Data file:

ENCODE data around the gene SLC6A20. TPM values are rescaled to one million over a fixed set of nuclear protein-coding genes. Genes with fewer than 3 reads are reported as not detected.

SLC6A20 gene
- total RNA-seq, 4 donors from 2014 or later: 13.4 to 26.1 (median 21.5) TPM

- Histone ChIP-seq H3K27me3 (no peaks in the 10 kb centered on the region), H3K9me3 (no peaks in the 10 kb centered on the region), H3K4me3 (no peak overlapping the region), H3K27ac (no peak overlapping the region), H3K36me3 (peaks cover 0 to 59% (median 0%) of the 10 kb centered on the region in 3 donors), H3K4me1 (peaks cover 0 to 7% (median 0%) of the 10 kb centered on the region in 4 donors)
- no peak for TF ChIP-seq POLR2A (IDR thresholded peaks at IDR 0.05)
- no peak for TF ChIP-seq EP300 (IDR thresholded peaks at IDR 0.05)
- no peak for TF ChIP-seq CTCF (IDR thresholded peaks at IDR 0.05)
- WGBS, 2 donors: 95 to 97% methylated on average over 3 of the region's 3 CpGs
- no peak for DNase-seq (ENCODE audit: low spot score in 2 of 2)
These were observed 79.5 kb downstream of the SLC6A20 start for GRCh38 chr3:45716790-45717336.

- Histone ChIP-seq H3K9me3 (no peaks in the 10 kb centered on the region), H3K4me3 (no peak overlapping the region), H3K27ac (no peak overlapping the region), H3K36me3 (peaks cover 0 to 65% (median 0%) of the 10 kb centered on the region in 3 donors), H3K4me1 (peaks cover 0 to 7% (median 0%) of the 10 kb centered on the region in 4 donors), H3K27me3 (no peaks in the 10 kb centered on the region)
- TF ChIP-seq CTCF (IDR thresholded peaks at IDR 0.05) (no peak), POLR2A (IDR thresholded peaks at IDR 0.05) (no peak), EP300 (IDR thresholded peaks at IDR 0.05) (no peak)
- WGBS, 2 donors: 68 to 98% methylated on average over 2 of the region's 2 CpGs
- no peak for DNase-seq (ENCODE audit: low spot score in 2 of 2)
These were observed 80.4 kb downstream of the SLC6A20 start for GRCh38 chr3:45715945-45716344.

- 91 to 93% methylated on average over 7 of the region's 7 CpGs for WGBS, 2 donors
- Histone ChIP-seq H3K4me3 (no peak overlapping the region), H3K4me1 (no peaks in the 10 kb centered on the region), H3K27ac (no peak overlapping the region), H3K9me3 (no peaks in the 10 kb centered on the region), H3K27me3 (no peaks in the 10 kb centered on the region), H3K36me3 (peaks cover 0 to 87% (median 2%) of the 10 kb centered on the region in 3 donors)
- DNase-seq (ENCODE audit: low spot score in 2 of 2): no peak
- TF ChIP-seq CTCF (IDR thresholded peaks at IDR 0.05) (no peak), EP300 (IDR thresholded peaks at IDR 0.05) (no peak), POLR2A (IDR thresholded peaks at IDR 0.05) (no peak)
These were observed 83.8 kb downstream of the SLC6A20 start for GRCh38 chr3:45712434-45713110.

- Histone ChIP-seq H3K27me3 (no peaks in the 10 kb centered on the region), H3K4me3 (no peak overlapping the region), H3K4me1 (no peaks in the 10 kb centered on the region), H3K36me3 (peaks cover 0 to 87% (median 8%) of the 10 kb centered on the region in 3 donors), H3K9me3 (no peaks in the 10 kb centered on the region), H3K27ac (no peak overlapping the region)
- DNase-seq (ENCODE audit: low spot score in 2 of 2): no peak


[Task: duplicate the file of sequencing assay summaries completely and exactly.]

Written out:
ENCODE data around the gene SLC6A20. TPM values are rescaled to one million over a fixed set of nuclear protein-coding genes. Genes with fewer than 3 reads are reported as not detected.

SLC6A20 gene
- total RNA-seq, 4 donors from 2014 or later: 13.4 to 26.1 (median 21.5) TPM

- Histone ChIP-seq H3K27me3 (no peaks in the 10 kb centered on the region), H3K9me3 (no peaks in the 10 kb centered on the region), H3K4me3 (no peak overlapping the region), H3K27ac (no peak overlapping the region), H3K36me3 (peaks cover 0 to 59% (median 0%) of the 10 kb centered on the region in 3 donors), H3K4me1 (peaks cover 0 to 7% (median 0%) of the 10 kb centered on the region in 4 donors)
- no peak for TF ChIP-seq POLR2A (IDR thresholded peaks at IDR 0.05)
- no peak for TF ChIP-seq EP300 (IDR thresholded peaks at IDR 0.05)
- no peak for TF ChIP-seq CTCF (IDR thresholded peaks at IDR 0.05)
- WGBS, 2 donors: 95 to 97% methylated on average over 3 of the region's 3 CpGs
- no peak for DNase-seq (ENCODE audit: low spot score in 2 of 2)
These were observed 79.5 kb downstream of the SLC6A20 start for GRCh38 chr3:45716790-45717336.

- Histone ChIP-seq H3K9me3 (no peaks in the 10 kb centered on the region), H3K4me3 (no peak overlapping the region), H3K27ac (no peak overlapping the region), H3K36me3 (peaks cover 0 to 65% (median 0%) of the 10 kb centered on the region in 3 donors), H3K4me1 (peaks cover 0 to 7% (median 0%) of the 10 kb centered on the region in 4 donors), H3K27me3 (no peaks in the 10 kb centered on the region)
- TF ChIP-seq CTCF (IDR thresholded peaks at IDR 0.05) (no peak), POLR2A (IDR thresholded peaks at IDR 0.05) (no peak), EP300 (IDR thresholded peaks at IDR 0.05) (no peak)
- WGBS, 2 donors: 68 to 98% methylated on average over 2 of the region's 2 CpGs
- no peak for DNase-seq (ENCODE audit: low spot score in 2 of 2)
These were observed 80.4 kb downstream of the SLC6A20 start for GRCh38 chr3:45715945-45716344.

- 91 to 93% methylated on average over 7 of the region's 7 CpGs for WGBS, 2 donors
- Histone ChIP-seq H3K4me3 (no peak overlapping the region), H3K4me1 (no peaks in the 10 kb centered on the region), H3K27ac (no peak overlapping the region), H3K9me3 (no peaks in the 10 kb centered on the region), H3K27me3 (no peaks in the 10 kb centered on the region), H3K36me3 (peaks cover 0 to 87% (median 2%) of the 10 kb centered on the region in 3 donors)
- DNase-seq (ENCODE audit: low spot score in 2 of 2): no peak
- TF ChIP-seq CTCF (IDR thresholded peaks at IDR 0.05) (no peak), EP300 (IDR thresholded peaks at IDR 0.05) (no peak), POLR2A (IDR thresholded peaks at IDR 0.05) (no peak)
These were observed 83.8 kb downstream of the SLC6A20 start for GRCh38 chr3:45712434-45713110.

- Histone ChIP-seq H3K27me3 (no peaks in the 10 kb centered on the region), H3K4me3 (no peak overlapping the region), H3K4me1 (no peaks in the 10 kb centered on the region), H3K36me3 (peaks cover 0 to 87% (median 8%) of the 10 kb centered on the region in 3 donors), H3K9me3 (no peaks in the 10 kb centered on the region), H3K27ac (no peak overlapping the region)
- DNase-seq (ENCODE audit: low spot score in 2 of 2): no peak